The recorded MFD temperature and dew point data were plotted on a carburetor icing chart. The charted data showed that the weather was conducive to serious icing at descent power near the time of the engine power loss.

The Pilot's Handbook of Aeronautical Knowledge, in part, stated:

When conditions are conducive to carburetor icing during flight, periodic checks should be made to detect its presence. If detected, full carburetor heat should be applied immediately, and it should be left in the ON position until you are certain that all the ice has been removed. If ice is present, applying partial heat or leaving heat on for an insufficient time might aggravate the situation. In extreme cases of carburetor icing, even after the ice has been removed, full carburetor heat should be used to prevent further ice formation. A carburetor temperature gauge, if installed, is very useful in determining when to use carburetor heat.

The National Transportation Safety Board did not travel to the scene of this accident.

Additional Participating Entities: 
Federal Aviation Administration / Flight Standards District Office; North Olmsted, Ohio
Lycoming Engines; Williamsport, Pennsylvania

Aviation Accident Preliminary Report - National Transportation Safety Board: https://app.ntsb.gov/pdf

http://registry.faa.gov/N896JC

NTSB Identification: CEN17LA295
14 CFR Part 91: General Aviation
Accident occurred Sunday, July 30, 2017 in Loudenville, OH
Aircraft: STEELE ACRO SPORT II, registration: N896JC
Injuries: 2 Minor.

This is preliminary information, subject to change, and may contain errors. Any errors in this report will be corrected when the final report has been completed. NTSB investigators may not have traveled in support of this investigation and used data provided by various sources to prepare this aircraft accident report.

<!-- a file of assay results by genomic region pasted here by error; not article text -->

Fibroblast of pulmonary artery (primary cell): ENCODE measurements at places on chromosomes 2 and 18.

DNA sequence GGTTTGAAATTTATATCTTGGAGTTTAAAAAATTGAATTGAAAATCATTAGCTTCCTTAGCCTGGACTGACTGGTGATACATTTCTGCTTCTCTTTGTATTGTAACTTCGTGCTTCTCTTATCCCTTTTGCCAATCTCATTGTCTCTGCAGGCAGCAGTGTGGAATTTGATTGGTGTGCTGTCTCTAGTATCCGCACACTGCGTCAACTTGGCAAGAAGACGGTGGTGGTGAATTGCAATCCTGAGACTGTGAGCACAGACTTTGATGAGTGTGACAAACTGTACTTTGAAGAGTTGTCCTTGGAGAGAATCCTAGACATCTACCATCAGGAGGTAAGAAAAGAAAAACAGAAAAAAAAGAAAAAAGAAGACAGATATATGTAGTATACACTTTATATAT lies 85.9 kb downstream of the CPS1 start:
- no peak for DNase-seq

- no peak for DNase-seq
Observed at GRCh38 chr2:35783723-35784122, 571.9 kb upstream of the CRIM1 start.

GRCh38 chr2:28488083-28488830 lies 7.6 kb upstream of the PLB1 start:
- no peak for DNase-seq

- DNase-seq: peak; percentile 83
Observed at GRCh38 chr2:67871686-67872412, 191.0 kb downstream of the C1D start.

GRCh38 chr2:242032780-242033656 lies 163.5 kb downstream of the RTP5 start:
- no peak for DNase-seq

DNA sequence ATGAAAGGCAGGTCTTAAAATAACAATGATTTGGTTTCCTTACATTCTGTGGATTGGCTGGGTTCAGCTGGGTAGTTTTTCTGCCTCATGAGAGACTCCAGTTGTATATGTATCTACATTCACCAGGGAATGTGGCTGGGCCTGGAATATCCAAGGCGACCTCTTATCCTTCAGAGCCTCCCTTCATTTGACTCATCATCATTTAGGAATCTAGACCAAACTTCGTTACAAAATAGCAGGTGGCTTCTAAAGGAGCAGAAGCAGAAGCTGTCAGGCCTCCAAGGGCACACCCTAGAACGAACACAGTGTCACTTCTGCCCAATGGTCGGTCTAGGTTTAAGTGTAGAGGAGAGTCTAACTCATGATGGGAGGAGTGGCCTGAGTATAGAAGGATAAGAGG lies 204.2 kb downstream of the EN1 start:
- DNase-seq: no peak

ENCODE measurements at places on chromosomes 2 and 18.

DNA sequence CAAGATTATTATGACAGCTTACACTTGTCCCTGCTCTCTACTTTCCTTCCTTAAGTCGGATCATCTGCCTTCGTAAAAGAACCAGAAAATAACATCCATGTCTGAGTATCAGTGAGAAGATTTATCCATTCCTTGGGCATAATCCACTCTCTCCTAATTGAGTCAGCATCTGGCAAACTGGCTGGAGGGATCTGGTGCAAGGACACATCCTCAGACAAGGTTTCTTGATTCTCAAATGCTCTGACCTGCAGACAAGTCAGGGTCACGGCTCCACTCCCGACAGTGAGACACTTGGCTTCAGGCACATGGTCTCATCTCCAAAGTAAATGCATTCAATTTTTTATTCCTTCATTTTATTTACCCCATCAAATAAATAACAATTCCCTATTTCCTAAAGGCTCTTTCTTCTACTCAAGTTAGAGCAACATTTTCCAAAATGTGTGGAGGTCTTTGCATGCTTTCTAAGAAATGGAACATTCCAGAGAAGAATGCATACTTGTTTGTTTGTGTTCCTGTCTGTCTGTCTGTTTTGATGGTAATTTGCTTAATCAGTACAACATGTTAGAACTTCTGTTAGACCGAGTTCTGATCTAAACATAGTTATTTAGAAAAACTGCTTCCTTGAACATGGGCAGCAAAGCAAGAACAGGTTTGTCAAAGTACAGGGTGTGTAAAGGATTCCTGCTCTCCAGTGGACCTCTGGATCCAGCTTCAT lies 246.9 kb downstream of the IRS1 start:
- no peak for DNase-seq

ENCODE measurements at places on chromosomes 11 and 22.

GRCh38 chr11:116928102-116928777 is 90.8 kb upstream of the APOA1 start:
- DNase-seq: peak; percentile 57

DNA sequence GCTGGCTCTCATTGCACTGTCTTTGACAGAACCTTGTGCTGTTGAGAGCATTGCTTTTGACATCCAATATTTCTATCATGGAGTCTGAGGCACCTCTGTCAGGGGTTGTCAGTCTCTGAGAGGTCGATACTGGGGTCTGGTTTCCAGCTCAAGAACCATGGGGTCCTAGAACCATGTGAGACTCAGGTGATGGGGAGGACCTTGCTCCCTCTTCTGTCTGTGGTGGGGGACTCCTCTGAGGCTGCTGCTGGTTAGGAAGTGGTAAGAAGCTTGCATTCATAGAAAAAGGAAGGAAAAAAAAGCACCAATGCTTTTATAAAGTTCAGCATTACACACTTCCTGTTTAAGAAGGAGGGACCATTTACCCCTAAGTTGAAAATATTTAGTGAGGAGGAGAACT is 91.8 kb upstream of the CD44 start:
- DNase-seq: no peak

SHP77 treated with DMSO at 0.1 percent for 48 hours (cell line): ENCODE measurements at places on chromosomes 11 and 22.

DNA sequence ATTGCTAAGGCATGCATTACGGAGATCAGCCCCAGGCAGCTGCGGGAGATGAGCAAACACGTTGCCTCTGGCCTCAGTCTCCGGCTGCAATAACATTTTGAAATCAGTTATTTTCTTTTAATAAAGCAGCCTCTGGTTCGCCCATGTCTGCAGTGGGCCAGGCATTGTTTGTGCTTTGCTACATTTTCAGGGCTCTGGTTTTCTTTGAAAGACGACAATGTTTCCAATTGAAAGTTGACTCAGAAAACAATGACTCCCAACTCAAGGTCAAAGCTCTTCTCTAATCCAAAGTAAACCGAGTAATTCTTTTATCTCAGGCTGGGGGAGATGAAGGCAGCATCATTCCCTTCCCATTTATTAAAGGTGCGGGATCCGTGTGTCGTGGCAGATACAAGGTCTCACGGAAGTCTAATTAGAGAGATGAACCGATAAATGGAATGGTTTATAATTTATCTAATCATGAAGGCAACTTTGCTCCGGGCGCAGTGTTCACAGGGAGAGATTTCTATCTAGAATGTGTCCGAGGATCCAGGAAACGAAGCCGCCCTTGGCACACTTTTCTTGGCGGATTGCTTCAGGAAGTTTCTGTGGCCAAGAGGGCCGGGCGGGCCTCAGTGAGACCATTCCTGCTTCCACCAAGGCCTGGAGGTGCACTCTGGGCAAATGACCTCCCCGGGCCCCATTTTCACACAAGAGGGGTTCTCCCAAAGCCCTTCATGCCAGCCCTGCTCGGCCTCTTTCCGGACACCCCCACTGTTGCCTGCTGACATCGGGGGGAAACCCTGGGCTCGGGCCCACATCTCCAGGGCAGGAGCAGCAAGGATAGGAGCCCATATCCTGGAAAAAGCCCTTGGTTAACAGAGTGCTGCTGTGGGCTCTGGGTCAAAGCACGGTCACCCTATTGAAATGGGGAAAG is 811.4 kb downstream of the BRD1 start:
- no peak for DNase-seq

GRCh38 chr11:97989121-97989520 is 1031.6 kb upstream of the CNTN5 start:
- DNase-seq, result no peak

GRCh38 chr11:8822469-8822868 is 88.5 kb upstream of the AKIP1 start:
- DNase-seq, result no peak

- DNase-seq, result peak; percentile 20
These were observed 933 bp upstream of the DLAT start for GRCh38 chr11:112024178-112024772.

On July 30, 2017, about 1900 eastern daylight time, an experimental amateur-built Steele Acro Sport II biplane, N896JC, nosed over during a forced landing following a partial loss of engine power near Loudenville, Ohio. The pilot and passenger received minor injuries. The airplane sustained substantial wing damage during the nose over. The airplane was registered to and operated by the pilot as a 14 Code of Federal Regulations Part 91 personal flight. Visual meteorological conditions prevailed in the area of the accident site about the time of the accident, and the flight was not operated on a flight plan. The flight originated from the Smith Field Airport (SMD), near Fort Wayne, Indiana, and was destined for the Holmes County Airport, near Millersburg, Ohio.

According to operations personnel at SMD, the airplane had landed there and self-serve fueling had been conducted at 1543. The airplane was serviced with 15.8 gallons of fuel.

At 1852, the recorded weather at the Mansfield Lahm Regional Airport, near Mansfield, Ohio, was: Wind 340° at 8 kts; visibility 10 statute miles; sky condition clear; temperature 26° C; dew point 14° C; altimeter 30.17 inches of mercury.








LOUDONVILLE, Ohio – Rick Wolf said he was out in his yard in Loudonville, enjoying a peaceful summer evening until he heard a strange sound.

“I looked up and saw a plane and I could hear the engine sputtering,” Wolf said. “It barely missed the woods.”

He said he ran to help, and saw two men walking out of the field.

“It was a man and his son,” Wolf said. ” They were flying from Wisconsin to Millersburg to spend the night.”

He said they had some injuries but appeared to be ok.

The Loudonville EMS transported them to the hospital.

The Ashland County Sheriff is investigating.